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Northern Enterprises plans growth at boat yard

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Northern Ent.
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Among the properties that the Kenai Peninsula Borough owns is some land off Kachemak Drive in Homer, which is prime real estate for moose to hang out in -- and for storing fishing boats. It’s not as big a conflict as it might seem at first.
    “The first thing I did was go over and introduce myself to these guys, and sit down for an hour and a half to see if our paths were going to collide too hard,” said Lynn Whitmore, the chairman and founding member of the non-profit Kachemak Moose Habitat. He was responding to the request by Homer’s Northern Enterprises, which is looking to expand its boatyard on Kachemak Drive.
    “And just like me, they’re moose hunters and users of the resource, so we did okay.”
    Earlier in Tuesday night’s Kenai Peninsula Borough Assembly meeting, Aaron Fleenor, representing the family-owned Northern Enterprise, gave a presentation on his company’s history and plans to expand. He said there are 40 businesses with a workforce of around 150 who use the boatyard.
    “Anything from marine safety to ship builders. Even a restaurant,” he said. “We say we have our own little community within our fences.”

He said an expansion could potentially double the number of people working in the yard.
    Fleenor says a new, longer dock is being manufactured and will be installed this year. It will accommodate a new marine travel lift arriving in June that has over three-times the capacity of the current lift. That, he said, will allow vessels up to 200 metric tons to be lifted from the water.
    “Even with our current infrastructure, we can’t keep with demand for repairs or builds on boats. We estimate that we will be handling at least 30 of these larger vessels, and don’t quite have the space to accommodate them.”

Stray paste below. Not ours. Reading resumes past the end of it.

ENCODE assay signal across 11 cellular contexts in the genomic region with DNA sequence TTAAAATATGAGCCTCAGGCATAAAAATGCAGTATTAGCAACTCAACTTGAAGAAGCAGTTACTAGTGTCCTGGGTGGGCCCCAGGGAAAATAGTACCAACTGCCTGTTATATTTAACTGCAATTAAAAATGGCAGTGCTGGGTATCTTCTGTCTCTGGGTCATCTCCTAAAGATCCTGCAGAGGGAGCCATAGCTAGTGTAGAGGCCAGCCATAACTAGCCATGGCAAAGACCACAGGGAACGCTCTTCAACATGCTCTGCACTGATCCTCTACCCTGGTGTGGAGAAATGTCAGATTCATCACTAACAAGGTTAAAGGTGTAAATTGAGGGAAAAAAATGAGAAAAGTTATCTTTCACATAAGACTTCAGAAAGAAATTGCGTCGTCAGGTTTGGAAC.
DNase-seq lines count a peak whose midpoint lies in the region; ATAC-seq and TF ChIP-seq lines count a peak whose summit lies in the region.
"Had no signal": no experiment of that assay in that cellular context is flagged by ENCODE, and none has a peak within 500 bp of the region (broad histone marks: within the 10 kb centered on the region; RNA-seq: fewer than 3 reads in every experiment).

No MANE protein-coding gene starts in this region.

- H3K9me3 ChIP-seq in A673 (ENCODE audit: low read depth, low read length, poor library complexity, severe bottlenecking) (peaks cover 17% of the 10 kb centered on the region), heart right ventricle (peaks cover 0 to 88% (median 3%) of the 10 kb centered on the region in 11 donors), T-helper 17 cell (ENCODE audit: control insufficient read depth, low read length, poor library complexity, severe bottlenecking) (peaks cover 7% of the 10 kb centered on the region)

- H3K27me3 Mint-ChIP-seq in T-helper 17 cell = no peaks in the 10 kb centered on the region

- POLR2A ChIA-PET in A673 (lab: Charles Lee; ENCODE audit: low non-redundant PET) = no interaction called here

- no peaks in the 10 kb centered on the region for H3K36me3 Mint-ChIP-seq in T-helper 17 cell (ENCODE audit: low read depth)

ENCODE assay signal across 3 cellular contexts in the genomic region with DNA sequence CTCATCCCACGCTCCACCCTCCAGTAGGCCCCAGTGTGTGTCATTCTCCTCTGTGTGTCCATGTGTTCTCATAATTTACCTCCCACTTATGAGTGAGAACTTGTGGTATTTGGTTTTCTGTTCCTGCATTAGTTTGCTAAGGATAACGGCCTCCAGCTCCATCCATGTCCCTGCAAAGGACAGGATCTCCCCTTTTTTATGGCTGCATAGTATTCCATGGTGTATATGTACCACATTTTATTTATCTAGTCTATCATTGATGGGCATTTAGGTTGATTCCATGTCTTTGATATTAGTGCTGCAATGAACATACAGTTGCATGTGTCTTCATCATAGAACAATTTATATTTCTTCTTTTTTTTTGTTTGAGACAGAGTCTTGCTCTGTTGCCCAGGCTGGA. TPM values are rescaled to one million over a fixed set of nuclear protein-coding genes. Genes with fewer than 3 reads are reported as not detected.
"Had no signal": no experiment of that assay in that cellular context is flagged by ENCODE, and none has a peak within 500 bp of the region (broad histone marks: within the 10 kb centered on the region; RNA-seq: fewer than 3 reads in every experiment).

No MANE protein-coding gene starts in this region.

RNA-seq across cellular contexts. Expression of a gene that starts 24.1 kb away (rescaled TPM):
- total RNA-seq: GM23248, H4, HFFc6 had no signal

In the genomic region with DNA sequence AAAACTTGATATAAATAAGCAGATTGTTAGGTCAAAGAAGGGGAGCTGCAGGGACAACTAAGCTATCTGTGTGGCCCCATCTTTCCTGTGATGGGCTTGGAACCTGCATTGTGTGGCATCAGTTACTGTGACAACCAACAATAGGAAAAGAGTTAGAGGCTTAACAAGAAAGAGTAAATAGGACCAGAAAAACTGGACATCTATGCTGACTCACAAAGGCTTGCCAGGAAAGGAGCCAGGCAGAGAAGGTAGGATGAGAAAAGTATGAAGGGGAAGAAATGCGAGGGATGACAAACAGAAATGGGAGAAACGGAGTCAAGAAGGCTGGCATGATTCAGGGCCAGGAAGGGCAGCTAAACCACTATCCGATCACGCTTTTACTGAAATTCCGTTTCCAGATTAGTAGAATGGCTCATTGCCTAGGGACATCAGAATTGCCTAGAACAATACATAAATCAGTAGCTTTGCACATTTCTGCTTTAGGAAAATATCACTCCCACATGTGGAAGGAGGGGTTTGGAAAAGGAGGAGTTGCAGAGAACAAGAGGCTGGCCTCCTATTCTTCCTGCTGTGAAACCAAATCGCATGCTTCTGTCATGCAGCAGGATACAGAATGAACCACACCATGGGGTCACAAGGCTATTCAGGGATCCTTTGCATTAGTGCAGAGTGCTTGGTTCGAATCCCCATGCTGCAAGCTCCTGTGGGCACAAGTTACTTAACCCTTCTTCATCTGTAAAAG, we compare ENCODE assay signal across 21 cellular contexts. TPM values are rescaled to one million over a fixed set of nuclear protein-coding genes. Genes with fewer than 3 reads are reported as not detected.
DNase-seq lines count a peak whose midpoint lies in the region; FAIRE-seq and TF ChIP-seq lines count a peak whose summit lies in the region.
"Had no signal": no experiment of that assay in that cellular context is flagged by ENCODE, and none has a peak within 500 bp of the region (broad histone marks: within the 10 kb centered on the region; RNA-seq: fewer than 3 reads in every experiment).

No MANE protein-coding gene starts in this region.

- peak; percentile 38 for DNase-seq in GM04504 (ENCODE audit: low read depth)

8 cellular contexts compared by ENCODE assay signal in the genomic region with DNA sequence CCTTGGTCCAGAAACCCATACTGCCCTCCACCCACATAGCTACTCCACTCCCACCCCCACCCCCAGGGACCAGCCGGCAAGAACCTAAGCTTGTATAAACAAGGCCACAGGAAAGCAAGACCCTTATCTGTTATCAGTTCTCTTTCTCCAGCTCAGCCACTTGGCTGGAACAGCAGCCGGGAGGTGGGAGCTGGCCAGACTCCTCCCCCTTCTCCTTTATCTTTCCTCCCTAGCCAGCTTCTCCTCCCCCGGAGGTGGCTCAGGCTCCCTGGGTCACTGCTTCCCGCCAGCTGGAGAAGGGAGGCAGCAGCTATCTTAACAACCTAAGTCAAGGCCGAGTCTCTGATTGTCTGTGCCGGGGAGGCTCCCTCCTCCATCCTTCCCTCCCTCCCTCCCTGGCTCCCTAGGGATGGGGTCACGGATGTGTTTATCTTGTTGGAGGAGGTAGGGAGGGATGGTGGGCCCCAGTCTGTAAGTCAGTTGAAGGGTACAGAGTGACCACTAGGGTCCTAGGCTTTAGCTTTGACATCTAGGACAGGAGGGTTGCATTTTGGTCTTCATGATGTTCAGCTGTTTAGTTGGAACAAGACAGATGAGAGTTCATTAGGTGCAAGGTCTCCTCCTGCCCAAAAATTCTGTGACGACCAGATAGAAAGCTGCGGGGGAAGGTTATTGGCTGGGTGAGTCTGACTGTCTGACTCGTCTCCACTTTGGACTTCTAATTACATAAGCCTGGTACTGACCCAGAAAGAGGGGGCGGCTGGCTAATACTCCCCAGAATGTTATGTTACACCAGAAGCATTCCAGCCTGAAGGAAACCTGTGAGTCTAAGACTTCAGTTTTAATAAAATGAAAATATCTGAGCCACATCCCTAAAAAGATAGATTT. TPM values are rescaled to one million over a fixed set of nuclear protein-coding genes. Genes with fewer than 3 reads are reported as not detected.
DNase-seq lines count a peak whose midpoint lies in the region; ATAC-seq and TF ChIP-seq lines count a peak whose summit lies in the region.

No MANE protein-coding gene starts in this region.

Fleenor asked that his company be kept in mind when the borough comes to dispose of the property. On a PowerPoint slide he described his goal.
    “With the red, green and blue lots, we will be able to expand our yard, improve infrastructure and be able to store more boats. We’d like to request that the assembly and the administration consider a negotiated sale for some or all of the lots planned for disposal.”
    Fritz Creek Assemblyman Willy Dunne, queried both men about the possibility of a land swap of some kind. Both seemed amenable to the idea.
    “I’m curious if you’d be willing to work with the administration on a land trade. Is a land trade possible?” Dunne asked.
    “Yes, we are interested in a land trade,” Fleenor said. “The more we have room to grow, I think it would be for the betterment of the entire Kenai Peninsula.”
    “That whole area has been on our radar for a long time,” Whitmore said. “And of course anything that works to help both sides come to an agreement would be fine with me, and I would be happy to work with people on various parcels.”
    “Well, I’m glad to hear that and look forward to seeing how things progress in working with you guys and the land management department to figure out a solution that helps everybody,” said Dunne.
 

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